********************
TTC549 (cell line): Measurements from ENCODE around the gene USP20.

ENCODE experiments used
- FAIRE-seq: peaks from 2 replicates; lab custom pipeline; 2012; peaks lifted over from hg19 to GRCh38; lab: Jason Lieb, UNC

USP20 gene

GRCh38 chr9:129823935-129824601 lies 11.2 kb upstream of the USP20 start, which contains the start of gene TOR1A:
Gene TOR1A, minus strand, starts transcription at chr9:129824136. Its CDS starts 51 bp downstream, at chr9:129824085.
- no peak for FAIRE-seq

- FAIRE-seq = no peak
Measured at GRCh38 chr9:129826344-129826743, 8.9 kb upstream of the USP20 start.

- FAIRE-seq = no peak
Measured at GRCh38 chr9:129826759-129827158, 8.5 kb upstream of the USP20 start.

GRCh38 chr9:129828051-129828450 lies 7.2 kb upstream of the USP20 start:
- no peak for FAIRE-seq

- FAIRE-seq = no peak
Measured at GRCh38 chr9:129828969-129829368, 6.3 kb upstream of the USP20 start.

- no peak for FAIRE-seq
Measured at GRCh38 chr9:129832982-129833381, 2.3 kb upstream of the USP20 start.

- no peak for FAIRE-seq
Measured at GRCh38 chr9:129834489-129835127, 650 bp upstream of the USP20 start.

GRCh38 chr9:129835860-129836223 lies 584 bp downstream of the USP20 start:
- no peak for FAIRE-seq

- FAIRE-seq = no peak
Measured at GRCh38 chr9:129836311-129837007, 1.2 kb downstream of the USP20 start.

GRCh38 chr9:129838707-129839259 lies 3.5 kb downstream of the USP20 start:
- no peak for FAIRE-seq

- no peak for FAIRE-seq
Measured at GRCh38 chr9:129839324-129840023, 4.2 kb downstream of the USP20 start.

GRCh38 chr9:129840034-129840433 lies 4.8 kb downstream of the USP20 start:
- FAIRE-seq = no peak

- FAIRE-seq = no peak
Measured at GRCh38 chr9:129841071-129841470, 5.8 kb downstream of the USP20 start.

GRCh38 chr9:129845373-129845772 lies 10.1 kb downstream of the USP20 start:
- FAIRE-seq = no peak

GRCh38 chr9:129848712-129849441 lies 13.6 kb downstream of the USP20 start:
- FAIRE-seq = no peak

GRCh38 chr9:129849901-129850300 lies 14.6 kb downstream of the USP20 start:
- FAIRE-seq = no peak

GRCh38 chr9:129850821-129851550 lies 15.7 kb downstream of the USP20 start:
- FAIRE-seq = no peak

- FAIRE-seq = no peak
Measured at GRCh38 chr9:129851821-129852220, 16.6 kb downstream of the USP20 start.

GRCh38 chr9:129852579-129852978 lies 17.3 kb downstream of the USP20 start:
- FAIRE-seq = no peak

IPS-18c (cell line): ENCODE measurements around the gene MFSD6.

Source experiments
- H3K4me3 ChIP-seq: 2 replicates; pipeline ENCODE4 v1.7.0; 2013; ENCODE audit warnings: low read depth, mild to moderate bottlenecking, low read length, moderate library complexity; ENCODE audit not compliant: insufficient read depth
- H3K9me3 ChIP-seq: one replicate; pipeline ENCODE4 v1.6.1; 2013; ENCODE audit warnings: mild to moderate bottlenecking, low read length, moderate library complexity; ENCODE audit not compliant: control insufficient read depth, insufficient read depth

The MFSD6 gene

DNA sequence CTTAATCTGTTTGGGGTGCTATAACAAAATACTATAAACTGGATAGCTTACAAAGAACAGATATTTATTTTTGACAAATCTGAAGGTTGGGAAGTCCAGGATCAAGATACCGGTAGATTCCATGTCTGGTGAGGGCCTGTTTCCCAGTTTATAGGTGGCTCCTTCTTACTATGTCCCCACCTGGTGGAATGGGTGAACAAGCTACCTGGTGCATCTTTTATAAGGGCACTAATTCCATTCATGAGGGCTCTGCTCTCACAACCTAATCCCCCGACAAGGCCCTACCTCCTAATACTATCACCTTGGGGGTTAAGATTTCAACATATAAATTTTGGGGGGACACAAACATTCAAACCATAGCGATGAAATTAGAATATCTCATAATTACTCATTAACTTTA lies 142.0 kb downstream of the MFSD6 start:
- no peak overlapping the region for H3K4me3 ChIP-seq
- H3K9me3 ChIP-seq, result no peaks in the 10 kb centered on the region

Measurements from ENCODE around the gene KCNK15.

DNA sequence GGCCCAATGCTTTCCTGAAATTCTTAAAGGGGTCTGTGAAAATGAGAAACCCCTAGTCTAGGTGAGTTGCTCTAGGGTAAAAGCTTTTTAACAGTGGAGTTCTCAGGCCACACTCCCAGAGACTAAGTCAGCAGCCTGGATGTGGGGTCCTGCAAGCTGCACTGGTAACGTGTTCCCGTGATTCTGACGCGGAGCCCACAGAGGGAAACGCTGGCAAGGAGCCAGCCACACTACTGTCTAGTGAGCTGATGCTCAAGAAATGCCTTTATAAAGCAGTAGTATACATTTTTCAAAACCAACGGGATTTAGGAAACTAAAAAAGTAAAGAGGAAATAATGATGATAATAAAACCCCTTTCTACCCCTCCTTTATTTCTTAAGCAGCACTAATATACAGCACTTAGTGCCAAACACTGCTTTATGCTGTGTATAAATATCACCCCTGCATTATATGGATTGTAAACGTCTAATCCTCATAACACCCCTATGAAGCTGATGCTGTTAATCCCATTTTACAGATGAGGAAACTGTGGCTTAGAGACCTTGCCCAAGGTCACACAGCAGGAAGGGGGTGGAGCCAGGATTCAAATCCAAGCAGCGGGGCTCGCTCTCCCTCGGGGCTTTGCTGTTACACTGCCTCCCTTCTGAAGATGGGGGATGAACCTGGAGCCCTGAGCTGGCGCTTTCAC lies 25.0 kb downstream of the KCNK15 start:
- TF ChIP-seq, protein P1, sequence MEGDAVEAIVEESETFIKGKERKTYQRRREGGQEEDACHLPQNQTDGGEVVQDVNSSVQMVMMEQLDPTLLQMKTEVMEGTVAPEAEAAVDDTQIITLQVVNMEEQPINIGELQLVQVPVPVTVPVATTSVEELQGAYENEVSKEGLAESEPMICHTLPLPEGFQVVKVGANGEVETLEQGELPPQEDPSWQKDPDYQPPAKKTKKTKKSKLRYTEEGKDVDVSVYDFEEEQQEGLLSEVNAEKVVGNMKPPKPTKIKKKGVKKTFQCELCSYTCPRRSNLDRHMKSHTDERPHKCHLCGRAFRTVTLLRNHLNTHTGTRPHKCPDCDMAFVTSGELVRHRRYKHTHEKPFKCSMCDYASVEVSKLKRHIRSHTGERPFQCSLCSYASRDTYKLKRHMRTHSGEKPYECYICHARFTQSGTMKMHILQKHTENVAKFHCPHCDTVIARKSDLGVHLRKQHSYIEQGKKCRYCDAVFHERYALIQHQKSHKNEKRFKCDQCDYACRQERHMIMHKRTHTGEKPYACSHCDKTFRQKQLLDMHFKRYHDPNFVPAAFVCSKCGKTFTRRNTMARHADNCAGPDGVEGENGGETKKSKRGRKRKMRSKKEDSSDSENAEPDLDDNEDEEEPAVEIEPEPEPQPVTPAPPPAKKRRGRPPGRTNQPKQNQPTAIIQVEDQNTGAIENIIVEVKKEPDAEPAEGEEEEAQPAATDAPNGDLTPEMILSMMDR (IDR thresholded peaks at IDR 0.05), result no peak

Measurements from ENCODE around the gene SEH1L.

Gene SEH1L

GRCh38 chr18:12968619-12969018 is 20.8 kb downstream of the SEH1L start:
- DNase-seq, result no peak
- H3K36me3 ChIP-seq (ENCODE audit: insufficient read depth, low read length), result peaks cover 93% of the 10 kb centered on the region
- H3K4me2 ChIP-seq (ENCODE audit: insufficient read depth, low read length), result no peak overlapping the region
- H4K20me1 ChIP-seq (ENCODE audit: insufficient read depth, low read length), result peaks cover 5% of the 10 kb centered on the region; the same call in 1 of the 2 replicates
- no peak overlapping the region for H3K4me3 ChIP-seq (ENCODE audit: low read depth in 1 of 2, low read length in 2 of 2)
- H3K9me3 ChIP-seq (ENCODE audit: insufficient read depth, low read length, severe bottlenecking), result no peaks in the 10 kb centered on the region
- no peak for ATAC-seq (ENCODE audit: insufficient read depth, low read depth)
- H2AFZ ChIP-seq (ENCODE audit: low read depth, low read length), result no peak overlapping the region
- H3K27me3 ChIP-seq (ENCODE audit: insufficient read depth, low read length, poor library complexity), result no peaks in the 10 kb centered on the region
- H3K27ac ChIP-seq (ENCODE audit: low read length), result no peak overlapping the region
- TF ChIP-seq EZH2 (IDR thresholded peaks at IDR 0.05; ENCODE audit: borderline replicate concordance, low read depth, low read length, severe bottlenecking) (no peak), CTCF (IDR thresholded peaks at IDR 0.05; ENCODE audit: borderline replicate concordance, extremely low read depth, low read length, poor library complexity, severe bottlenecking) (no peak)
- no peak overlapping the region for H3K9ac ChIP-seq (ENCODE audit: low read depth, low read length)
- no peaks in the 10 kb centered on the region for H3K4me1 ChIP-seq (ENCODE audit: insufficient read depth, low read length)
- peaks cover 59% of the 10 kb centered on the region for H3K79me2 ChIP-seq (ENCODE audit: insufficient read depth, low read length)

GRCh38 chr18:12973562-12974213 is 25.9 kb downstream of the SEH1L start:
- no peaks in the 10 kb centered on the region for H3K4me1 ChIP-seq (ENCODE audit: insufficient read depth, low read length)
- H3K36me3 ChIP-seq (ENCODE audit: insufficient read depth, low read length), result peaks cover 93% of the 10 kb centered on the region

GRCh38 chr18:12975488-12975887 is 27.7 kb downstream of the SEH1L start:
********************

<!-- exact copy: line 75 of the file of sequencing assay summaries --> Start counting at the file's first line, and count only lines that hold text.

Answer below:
GRCh38 chr18:12975488-12975887 is 27.7 kb downstream of the SEH1L start: